E-Mountainbike Magazine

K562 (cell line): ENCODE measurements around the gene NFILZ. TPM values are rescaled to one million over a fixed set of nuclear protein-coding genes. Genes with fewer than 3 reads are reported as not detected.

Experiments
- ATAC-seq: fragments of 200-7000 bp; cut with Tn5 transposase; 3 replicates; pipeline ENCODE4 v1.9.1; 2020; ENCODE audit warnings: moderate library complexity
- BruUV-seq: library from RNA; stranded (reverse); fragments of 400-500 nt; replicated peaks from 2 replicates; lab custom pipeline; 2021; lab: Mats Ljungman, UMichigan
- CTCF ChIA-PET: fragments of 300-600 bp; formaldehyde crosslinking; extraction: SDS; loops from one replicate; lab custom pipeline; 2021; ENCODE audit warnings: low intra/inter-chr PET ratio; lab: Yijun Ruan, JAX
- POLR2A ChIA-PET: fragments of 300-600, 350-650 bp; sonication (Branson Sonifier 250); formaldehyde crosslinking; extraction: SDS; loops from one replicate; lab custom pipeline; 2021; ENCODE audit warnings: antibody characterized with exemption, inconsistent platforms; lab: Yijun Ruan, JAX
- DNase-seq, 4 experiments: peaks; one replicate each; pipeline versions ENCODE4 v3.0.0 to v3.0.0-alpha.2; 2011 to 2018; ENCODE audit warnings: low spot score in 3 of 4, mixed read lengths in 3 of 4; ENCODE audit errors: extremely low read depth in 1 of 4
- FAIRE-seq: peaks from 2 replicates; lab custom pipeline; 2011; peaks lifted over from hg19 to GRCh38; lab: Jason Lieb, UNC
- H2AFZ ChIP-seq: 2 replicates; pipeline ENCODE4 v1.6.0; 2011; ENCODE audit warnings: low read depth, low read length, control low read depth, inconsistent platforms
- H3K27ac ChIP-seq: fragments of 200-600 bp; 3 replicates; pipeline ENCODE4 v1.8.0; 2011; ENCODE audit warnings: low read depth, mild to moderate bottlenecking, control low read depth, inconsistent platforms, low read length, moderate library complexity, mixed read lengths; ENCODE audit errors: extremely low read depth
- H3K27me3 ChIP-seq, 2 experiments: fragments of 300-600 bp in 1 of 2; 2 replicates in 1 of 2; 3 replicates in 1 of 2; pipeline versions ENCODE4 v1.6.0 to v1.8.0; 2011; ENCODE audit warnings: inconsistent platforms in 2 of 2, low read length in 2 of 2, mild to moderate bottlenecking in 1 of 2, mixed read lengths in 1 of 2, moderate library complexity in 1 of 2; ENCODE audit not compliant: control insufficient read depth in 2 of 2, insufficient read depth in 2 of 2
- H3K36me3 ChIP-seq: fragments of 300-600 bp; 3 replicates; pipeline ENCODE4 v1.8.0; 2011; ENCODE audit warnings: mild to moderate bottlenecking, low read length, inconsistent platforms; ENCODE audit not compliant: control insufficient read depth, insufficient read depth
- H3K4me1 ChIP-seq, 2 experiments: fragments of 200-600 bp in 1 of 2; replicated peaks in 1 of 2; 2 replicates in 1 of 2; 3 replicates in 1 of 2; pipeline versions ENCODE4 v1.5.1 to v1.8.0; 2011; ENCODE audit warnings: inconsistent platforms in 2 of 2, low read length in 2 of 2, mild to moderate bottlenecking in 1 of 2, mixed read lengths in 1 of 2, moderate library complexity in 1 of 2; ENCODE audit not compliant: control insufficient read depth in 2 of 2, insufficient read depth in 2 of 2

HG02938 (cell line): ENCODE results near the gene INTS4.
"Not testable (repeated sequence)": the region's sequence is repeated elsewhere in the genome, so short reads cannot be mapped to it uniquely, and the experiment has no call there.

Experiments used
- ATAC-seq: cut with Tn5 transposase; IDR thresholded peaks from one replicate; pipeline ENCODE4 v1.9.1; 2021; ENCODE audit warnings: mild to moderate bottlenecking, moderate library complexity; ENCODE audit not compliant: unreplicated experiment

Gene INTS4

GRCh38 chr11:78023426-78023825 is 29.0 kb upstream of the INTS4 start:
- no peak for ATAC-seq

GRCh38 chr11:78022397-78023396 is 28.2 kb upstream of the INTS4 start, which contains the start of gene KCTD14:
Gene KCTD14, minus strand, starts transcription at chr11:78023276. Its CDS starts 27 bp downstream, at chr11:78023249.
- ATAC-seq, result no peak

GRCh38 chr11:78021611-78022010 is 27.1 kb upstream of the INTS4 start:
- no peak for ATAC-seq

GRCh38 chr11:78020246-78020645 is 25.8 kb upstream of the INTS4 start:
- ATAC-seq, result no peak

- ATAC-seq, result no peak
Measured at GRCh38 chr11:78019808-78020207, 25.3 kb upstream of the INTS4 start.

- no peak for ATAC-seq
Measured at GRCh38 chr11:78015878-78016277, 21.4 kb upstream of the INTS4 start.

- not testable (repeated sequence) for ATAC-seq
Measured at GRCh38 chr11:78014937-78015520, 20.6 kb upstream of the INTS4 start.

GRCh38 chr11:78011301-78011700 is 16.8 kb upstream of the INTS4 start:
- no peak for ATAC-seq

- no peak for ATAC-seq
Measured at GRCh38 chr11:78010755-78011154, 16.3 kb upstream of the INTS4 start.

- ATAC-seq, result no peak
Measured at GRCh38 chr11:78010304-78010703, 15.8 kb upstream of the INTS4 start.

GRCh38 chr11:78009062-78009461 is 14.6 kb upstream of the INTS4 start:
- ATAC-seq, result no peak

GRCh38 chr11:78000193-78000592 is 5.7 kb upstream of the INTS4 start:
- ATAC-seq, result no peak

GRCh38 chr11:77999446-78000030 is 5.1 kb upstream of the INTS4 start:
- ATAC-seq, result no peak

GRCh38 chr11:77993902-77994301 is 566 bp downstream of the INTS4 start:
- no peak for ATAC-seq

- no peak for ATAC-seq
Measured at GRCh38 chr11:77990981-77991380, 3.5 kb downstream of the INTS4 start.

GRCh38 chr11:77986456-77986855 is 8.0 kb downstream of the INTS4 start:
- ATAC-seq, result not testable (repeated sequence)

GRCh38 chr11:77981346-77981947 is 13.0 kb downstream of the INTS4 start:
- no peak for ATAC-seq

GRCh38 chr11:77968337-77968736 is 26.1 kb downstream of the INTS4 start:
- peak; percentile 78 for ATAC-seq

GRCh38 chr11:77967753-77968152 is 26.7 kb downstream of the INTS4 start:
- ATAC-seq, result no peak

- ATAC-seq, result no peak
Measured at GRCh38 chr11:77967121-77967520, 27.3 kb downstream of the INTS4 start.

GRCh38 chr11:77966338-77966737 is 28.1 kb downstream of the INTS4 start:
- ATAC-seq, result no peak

8 - 11/10/2019 13:17:15